This forced perspective scene was inspired by the classic TV series UFO. Pursued by one of the alien craft, Straker and Ellis have taken refuge in an abandoned factory. The saucer hovers ominously at the far end of the factory, blocking the only escape route.
The shimmering blur effect of the spinning UFO, which I recreated here with the help of a low rpm electric motor, was one of the signature visuals of the series. The superb miniatures created by special effects director Derek Meddings and designer Mike Trim gave the show a sophisticated look which put it in a class by itself.
This diorama is the second I’ve built which is based on UFO. The first was SHADO Yards.
If you like to build dioramas and want to learn more about how to optimize the visual impact of your work, you might like Diorama Design. It’s available in both ebook and print formats at Amazon.
This is a follow-up to my original post on SHADO Yards from May 24, 2016. This diorama features moving parts, so I’ve decided to show what it looks like in motion. It was inspired by the 1970s TV series UFO.
SHADO Yards is half diorama, half model railroad. I had long thought about building a model railroad. But I realized I wouldn’t be satisfied with a conventional layout using off-the-shelf rolling stock, and decided I wanted to go with a science fiction theme instead. So the “train” in this diorama became a launch pad, which carries a factory fresh Interceptor from the assembly building to its launch position. I realized it would be less expensive to use an electric motor with a chain and sprocket drive, rather than a DC or DCC equipped locomotive, which would require an expensive controller. As you can see from the video, the transport mechanism moves at a constant speed.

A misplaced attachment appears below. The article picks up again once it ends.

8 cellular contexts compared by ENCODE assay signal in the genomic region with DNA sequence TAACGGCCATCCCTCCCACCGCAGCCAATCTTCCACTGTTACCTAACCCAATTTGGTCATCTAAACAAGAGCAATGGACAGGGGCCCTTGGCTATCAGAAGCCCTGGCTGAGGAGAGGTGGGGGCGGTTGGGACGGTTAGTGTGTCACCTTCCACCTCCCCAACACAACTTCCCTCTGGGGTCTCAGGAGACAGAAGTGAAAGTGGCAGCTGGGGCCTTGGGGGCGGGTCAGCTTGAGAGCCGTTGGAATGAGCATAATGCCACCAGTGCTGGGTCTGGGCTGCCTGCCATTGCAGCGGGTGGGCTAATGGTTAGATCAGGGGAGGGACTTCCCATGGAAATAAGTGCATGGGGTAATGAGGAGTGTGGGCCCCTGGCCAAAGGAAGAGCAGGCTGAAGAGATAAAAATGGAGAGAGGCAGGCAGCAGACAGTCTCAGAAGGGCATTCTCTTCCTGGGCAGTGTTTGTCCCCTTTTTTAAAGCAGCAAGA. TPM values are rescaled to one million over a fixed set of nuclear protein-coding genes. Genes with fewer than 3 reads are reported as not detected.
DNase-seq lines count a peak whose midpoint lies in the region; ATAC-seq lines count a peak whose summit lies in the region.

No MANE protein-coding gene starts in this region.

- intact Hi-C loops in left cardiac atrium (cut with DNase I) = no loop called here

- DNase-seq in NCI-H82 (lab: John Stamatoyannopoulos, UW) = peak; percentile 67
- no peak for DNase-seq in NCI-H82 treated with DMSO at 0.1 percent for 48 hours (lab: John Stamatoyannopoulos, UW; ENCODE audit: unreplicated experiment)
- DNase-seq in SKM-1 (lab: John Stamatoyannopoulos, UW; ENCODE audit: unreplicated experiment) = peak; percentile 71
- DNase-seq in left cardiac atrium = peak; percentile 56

The video also shows off the lighting to good effect. The sound effects were added in post production.
This conceptual diorama is based on the 1970s TV show UFO, showing my design for SHADO Yards, an earth-based assembly facility where the Moonbase Interceptors were built.
The Interceptors are original Bandai injection molded kits (scratchbuilt interior and missile) and the figures are white metal. The cargo truck is a kitbash of an aircraft carrier tractor. Everything else is scratch-built. The finished Interceptor is lifted onto the launch pad with a gantry crane and moves on rails to the launch position. The launch pad is powered by a low rpm electric motor on O gauge track, using gears and sprockets from a robotics supplier.